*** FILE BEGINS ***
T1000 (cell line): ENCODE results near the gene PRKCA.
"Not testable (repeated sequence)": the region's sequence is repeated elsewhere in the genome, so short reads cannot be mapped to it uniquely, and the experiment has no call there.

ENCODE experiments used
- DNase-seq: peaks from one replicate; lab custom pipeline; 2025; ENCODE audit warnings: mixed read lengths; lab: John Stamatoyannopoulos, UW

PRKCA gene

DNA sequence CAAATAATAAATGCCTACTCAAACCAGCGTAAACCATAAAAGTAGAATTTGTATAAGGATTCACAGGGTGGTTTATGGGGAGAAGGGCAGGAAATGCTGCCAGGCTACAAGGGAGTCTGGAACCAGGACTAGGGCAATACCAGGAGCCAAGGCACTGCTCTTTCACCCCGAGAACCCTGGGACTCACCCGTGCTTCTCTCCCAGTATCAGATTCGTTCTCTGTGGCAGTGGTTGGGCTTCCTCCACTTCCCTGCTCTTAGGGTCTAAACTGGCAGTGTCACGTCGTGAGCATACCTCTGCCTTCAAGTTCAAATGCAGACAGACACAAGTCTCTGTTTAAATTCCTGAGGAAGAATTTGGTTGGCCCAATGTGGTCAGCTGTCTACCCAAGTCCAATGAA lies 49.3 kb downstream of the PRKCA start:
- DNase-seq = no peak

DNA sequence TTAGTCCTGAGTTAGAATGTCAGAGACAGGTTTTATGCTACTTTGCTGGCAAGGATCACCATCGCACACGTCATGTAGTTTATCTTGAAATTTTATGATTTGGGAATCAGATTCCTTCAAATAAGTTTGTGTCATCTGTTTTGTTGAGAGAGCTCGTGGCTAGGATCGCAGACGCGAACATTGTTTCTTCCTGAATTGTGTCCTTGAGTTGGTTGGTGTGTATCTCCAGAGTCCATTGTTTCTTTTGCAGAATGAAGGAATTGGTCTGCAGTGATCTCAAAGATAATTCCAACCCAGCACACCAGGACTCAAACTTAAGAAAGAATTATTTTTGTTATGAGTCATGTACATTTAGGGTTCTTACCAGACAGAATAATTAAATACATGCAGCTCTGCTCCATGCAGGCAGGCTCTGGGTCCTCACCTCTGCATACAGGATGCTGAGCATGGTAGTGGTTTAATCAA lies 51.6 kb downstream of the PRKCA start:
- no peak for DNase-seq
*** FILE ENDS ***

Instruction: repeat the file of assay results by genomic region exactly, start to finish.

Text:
T1000 (cell line): ENCODE results near the gene PRKCA.
"Not testable (repeated sequence)": the region's sequence is repeated elsewhere in the genome, so short reads cannot be mapped to it uniquely, and the experiment has no call there.

ENCODE experiments used
- DNase-seq: peaks from one replicate; lab custom pipeline; 2025; ENCODE audit warnings: mixed read lengths; lab: John Stamatoyannopoulos, UW

PRKCA gene

DNA sequence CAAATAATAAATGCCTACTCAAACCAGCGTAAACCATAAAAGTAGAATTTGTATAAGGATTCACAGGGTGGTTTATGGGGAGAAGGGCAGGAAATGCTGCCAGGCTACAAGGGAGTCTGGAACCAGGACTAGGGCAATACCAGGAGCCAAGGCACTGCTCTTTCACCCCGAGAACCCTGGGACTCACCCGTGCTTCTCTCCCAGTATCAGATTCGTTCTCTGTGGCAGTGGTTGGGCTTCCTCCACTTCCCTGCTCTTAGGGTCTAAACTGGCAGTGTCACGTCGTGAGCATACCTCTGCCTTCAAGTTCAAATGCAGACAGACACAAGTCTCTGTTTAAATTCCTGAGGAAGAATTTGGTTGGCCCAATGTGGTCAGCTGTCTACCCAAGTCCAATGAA lies 49.3 kb downstream of the PRKCA start:
- DNase-seq = no peak

DNA sequence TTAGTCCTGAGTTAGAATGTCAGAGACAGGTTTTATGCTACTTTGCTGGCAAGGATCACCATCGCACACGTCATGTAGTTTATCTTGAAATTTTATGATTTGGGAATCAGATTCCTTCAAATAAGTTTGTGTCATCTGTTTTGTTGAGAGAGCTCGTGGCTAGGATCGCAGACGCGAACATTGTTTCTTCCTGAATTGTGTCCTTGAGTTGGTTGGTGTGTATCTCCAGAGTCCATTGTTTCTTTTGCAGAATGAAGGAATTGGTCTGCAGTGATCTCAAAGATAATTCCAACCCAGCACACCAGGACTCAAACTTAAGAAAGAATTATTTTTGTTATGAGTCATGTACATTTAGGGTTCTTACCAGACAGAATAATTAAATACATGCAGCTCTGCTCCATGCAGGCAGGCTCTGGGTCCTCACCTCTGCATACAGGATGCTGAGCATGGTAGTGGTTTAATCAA lies 51.6 kb downstream of the PRKCA start:
- no peak for DNase-seq